The long comment thread triggered by Gary Francione's Philosophy Bites interview degenerated in predictable ways, but did get me thinking about one of the standard abolitionist "moves". Francione and another commenter toward the end of the thread argue that supporting "humane" animal products is like supporting "humane" rape, or supporting "humane" child molestation. I got to thinking about whether this makes any sense at all, and ... no, it doesn't.
First, some thoughts about the ethics of using animals for food. What many say, despite varying ethical orientations, is that the animal eater is guilty of causing "unnecessary harm". The phrase suggests a balance that's "off". There's a certain harm done--H. And there's a certain benefit to the consumer--B. The wrongness owes to the fact that H is a serious harm, B is a trivial benefit. Bad H:B ratio, in some sense or other (there are many ways to spell that out). If you think in those terms, then you implicitly allow that the balance can be worse and it can be better. So there are degrees of wrongness, and there also degrees of rightness.
If you think about eating animals in terms of what's "necessary" and
"unnecessary", you'll probably wind up saying that some people actually ought
consume meat. The harm, H, is relatively trivial, considering the
benefit, B. Take a poor mother who has no other good source of protein
for her children but goat's milk. The goat seems to not mind being
milked and lives outdoors (low H); the children get health-saving
benefits (high B). She ought to milk that goat and feed her children.
Lots of people think this way about eating animals-- in terms of what's necessary and unnecessary, or implicitly in terms of the H:B balance. I talk about unnecessary harm in my book Animalkind. David DeGrazia talks about unnecessary harm in his excellent book Taking Animals Seriously. Any utilitarian implicitly thinks in terms of balance, though there's a lot more to utilitarianism than that, and utilitarians have a particular view of how to balance H and B. Even Francione talks in these terms, in that Philosophy Bites interview, though maybe that's just loose rhetoric for him, and not what he really has in mind (since in his writings he says animals are persons who cannot ever rightly be used as resources).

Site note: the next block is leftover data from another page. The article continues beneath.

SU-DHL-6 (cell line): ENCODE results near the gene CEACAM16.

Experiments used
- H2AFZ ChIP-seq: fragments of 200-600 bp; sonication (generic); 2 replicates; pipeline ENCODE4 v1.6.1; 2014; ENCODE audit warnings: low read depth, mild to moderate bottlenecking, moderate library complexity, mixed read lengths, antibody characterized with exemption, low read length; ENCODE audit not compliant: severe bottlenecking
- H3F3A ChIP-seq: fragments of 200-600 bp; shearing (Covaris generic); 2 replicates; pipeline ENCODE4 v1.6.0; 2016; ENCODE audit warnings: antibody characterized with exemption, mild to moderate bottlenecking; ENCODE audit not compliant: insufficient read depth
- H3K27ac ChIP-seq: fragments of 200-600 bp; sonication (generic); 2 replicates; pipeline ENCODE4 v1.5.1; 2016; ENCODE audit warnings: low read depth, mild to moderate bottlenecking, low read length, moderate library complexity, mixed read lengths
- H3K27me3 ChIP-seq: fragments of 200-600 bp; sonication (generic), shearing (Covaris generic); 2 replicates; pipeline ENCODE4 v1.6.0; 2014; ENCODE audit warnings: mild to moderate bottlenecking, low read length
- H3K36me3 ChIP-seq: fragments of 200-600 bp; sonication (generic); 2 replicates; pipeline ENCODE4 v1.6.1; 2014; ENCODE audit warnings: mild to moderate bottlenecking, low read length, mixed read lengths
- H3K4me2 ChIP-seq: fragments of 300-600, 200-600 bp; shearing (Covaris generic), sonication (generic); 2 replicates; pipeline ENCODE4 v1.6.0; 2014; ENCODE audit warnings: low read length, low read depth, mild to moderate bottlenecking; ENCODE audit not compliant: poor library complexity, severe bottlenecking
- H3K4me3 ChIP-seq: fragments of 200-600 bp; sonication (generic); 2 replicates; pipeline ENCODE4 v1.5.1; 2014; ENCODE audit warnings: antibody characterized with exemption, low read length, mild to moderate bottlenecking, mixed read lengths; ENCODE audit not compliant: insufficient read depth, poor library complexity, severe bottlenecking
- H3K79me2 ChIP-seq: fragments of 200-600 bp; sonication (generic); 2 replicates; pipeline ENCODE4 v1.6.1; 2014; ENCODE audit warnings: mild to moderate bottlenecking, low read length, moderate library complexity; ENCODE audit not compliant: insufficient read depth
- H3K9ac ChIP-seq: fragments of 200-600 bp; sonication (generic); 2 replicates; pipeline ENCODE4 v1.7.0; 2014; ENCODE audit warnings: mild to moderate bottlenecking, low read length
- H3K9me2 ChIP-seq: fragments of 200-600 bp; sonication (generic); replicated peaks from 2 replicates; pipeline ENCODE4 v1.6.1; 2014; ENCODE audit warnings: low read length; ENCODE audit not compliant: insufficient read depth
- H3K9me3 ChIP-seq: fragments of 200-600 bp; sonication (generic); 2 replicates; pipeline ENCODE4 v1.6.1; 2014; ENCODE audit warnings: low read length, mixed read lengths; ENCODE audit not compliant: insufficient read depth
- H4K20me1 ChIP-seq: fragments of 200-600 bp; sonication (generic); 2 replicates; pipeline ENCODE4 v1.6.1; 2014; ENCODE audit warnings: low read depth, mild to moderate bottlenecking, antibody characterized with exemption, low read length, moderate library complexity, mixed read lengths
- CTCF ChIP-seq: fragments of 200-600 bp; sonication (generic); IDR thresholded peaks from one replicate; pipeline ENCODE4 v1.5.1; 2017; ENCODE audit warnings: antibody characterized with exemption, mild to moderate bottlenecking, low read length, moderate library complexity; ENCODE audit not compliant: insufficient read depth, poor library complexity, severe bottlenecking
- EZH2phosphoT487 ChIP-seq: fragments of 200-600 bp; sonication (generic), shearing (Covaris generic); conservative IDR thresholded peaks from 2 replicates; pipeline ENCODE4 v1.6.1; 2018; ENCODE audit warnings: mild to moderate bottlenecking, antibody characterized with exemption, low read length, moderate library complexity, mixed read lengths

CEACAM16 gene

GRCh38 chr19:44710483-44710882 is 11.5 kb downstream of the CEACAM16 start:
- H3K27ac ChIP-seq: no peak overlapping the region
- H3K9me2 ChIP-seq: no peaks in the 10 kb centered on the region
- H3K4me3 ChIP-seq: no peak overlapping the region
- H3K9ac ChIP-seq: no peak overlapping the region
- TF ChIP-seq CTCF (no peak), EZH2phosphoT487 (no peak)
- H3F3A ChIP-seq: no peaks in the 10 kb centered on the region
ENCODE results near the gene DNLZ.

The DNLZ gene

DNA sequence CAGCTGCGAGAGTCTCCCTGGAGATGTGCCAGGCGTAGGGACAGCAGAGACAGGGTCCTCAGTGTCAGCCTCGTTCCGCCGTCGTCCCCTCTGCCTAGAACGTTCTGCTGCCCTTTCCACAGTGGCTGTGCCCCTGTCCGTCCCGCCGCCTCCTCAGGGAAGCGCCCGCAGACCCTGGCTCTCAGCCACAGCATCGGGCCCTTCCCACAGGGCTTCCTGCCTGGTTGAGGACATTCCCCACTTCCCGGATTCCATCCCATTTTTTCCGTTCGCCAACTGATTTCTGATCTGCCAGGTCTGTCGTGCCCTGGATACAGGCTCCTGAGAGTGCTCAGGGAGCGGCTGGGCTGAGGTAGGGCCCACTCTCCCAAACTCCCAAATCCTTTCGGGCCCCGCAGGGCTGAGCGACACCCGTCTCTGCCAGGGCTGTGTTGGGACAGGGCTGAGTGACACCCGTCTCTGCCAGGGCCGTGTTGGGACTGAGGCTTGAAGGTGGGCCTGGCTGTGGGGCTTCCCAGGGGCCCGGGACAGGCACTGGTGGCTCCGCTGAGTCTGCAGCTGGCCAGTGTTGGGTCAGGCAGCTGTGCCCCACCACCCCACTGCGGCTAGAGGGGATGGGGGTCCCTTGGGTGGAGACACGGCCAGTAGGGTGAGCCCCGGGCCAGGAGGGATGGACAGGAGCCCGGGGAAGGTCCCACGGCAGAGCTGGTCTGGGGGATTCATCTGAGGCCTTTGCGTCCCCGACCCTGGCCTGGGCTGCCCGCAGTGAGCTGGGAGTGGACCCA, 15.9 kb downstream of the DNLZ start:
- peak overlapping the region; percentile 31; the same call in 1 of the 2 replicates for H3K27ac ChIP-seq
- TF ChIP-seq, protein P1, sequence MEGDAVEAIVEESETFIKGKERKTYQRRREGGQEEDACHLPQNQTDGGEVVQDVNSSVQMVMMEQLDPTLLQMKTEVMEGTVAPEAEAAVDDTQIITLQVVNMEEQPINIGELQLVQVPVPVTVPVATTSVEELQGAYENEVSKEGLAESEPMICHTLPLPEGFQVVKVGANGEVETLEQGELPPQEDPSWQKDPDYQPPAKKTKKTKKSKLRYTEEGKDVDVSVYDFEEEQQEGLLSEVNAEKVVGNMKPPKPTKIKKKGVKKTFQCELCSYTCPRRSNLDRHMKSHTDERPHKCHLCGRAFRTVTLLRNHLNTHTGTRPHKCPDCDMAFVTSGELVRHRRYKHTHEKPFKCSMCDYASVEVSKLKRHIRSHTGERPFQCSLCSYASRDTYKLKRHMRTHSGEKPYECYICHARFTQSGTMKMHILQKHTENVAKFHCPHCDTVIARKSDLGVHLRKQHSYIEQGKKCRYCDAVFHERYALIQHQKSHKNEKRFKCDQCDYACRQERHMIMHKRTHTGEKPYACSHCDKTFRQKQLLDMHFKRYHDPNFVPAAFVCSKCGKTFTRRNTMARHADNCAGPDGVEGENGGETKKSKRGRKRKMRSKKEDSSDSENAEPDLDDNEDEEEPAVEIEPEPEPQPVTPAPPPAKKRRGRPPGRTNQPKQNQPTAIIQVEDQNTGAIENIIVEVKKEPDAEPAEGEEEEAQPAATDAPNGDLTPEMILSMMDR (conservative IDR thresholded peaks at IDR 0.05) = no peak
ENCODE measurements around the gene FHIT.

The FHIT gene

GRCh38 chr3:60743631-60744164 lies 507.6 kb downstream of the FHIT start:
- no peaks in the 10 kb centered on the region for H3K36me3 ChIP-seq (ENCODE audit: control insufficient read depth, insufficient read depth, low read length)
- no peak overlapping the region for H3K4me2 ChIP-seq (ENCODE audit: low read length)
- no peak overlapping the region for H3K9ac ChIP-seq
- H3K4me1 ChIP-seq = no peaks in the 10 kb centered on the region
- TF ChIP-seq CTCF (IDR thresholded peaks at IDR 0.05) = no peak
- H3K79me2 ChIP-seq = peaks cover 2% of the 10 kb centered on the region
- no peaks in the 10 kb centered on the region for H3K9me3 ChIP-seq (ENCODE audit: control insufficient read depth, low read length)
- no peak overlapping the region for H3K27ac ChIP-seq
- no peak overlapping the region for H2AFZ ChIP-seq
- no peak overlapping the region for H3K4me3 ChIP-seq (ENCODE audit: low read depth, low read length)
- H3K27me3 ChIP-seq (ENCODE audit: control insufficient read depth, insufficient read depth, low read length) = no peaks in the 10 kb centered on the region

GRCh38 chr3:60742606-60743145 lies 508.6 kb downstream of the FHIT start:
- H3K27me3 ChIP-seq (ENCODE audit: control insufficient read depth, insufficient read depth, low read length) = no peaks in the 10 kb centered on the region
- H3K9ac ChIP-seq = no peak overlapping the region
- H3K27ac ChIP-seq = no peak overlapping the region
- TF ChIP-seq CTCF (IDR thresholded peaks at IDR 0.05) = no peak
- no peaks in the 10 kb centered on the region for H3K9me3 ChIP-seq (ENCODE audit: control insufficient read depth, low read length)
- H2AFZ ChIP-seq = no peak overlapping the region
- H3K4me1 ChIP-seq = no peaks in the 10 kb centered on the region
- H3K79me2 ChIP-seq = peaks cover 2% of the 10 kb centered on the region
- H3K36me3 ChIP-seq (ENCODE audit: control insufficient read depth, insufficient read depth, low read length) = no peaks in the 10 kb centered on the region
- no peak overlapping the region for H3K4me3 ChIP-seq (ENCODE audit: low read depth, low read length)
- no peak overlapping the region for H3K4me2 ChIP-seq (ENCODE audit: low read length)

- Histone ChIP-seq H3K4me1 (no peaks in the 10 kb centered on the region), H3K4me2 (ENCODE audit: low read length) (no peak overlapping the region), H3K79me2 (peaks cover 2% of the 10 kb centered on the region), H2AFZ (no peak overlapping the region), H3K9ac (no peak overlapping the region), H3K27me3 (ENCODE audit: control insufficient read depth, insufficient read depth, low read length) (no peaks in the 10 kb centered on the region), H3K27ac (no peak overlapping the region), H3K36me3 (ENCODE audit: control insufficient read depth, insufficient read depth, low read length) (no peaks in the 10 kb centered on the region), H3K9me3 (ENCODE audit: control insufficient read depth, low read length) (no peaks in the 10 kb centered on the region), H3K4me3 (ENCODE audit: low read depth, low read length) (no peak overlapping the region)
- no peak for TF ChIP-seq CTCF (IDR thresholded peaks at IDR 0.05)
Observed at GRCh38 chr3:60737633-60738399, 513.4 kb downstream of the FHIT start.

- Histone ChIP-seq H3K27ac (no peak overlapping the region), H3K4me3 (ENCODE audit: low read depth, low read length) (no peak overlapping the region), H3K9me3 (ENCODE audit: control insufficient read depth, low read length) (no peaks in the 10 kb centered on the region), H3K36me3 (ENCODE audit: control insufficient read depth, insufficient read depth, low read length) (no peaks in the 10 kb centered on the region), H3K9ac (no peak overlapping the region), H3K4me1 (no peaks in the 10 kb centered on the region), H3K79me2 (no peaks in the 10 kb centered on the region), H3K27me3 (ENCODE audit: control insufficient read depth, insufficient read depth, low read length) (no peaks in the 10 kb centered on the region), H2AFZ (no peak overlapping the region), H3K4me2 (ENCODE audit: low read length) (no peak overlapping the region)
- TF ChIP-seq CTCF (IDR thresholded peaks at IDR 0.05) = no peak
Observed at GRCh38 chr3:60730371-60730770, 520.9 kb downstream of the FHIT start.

Now (getting to the point!) on the balance analysis, it clearly does make sense to encourage humane omnivorism as an improvement over indifferent omnivorism because humane omnivorism involves a better balance. H is decreased, so the H:B ratio is improved. So the humane omnivore has got to be morally better than the indifferent omnivore.
So ... must we go down exactly the same road and see humane rape (absurdly enough) as exactly the same sort of improvement over brutal rape? There are some ethicists who apply the same concepts to every single moral problem. So if the "unnecessary harm" analysis of wrongness applies to animal consumption, it has to apply to rape as well. But there are lots of possible reasons not to go that route. Perhaps we are pluralists about ethics, so recognize that all problems don't yield to the same analysis. Perhaps we think rape is in a unique moral category. Whatever the ultimate explanation, no, I would not say rape is wrong because it's a case of "unnecessary harm." Its wrongness is not a question of an imbalance. Forced sex is inherently wrong, and not because of an H:B ratio that's unfavorable. Or so it seems to me.
If you reject the balance analysis of the wrongness of rape, then humane rapists aren't morally analogous to humane omnivores. Switching to humane omnivorism goes to the heart of the matter, reducing the core wrongness. In the case of rape, it's certainly better to be more humane and worse to be more cruel (the crime of rape does come in degrees), but the "how" doesn't go to the heart of the wrongness. You do reduce the core wrongness of eating meat by treating the animal more compassionately. You don't reduce the core wrongness of rape by treating the victim more compassionately.
Glad we cleared that up! This is one of those cases where an analogy looks demented on the surface, and if you think about it for a couple of hours, it still looks demented. So you've basically thrown out those hours of your life. But maybe making the argument here will convince a few people (I'm an optimist!) that they need to retire the humane meat/humane rape analogy.